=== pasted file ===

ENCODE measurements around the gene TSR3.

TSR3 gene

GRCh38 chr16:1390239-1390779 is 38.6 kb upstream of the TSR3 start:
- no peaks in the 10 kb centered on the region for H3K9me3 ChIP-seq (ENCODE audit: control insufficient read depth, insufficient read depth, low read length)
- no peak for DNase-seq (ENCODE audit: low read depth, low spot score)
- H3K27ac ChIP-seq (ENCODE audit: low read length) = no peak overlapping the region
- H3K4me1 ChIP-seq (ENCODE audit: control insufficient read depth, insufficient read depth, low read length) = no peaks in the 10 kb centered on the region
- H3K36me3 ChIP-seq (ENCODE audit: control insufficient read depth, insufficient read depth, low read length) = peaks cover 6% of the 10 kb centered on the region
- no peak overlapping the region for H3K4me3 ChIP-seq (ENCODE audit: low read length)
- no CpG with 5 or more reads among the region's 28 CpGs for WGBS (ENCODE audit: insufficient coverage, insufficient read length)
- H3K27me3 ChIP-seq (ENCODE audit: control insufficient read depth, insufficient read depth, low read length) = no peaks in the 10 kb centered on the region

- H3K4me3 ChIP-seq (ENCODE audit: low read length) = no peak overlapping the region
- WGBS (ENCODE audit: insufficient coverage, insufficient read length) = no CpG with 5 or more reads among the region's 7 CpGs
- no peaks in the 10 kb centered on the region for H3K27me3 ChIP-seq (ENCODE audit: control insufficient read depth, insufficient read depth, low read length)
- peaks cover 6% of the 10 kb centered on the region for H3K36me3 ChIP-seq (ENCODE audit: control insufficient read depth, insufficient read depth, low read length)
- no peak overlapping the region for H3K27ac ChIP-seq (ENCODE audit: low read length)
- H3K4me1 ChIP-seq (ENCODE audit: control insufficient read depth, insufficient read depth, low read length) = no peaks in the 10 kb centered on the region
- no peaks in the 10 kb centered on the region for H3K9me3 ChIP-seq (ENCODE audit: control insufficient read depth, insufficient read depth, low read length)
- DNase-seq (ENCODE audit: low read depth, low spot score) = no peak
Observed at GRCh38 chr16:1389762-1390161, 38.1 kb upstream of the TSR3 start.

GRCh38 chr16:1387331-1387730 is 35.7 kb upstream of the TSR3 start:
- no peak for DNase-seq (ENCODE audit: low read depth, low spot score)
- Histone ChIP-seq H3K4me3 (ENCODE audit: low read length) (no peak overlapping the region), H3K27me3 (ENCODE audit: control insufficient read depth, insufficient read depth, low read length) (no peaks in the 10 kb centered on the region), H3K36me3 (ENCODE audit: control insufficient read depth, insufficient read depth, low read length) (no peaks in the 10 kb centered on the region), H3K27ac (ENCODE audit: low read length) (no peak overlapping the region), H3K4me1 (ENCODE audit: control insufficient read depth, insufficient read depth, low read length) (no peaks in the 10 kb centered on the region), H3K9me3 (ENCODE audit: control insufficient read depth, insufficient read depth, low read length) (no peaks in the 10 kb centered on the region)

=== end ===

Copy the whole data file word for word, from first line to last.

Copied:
ENCODE measurements around the gene TSR3.

TSR3 gene

GRCh38 chr16:1390239-1390779 is 38.6 kb upstream of the TSR3 start:
- no peaks in the 10 kb centered on the region for H3K9me3 ChIP-seq (ENCODE audit: control insufficient read depth, insufficient read depth, low read length)
- no peak for DNase-seq (ENCODE audit: low read depth, low spot score)
- H3K27ac ChIP-seq (ENCODE audit: low read length) = no peak overlapping the region
- H3K4me1 ChIP-seq (ENCODE audit: control insufficient read depth, insufficient read depth, low read length) = no peaks in the 10 kb centered on the region
- H3K36me3 ChIP-seq (ENCODE audit: control insufficient read depth, insufficient read depth, low read length) = peaks cover 6% of the 10 kb centered on the region
- no peak overlapping the region for H3K4me3 ChIP-seq (ENCODE audit: low read length)
- no CpG with 5 or more reads among the region's 28 CpGs for WGBS (ENCODE audit: insufficient coverage, insufficient read length)
- H3K27me3 ChIP-seq (ENCODE audit: control insufficient read depth, insufficient read depth, low read length) = no peaks in the 10 kb centered on the region

- H3K4me3 ChIP-seq (ENCODE audit: low read length) = no peak overlapping the region
- WGBS (ENCODE audit: insufficient coverage, insufficient read length) = no CpG with 5 or more reads among the region's 7 CpGs
- no peaks in the 10 kb centered on the region for H3K27me3 ChIP-seq (ENCODE audit: control insufficient read depth, insufficient read depth, low read length)
- peaks cover 6% of the 10 kb centered on the region for H3K36me3 ChIP-seq (ENCODE audit: control insufficient read depth, insufficient read depth, low read length)
- no peak overlapping the region for H3K27ac ChIP-seq (ENCODE audit: low read length)
- H3K4me1 ChIP-seq (ENCODE audit: control insufficient read depth, insufficient read depth, low read length) = no peaks in the 10 kb centered on the region
- no peaks in the 10 kb centered on the region for H3K9me3 ChIP-seq (ENCODE audit: control insufficient read depth, insufficient read depth, low read length)
- DNase-seq (ENCODE audit: low read depth, low spot score) = no peak
Observed at GRCh38 chr16:1389762-1390161, 38.1 kb upstream of the TSR3 start.

GRCh38 chr16:1387331-1387730 is 35.7 kb upstream of the TSR3 start:
- no peak for DNase-seq (ENCODE audit: low read depth, low spot score)
- Histone ChIP-seq H3K4me3 (ENCODE audit: low read length) (no peak overlapping the region), H3K27me3 (ENCODE audit: control insufficient read depth, insufficient read depth, low read length) (no peaks in the 10 kb centered on the region), H3K36me3 (ENCODE audit: control insufficient read depth, insufficient read depth, low read length) (no peaks in the 10 kb centered on the region), H3K27ac (ENCODE audit: low read length) (no peak overlapping the region), H3K4me1 (ENCODE audit: control insufficient read depth, insufficient read depth, low read length) (no peaks in the 10 kb centered on the region), H3K9me3 (ENCODE audit: control insufficient read depth, insufficient read depth, low read length) (no peaks in the 10 kb centered on the region)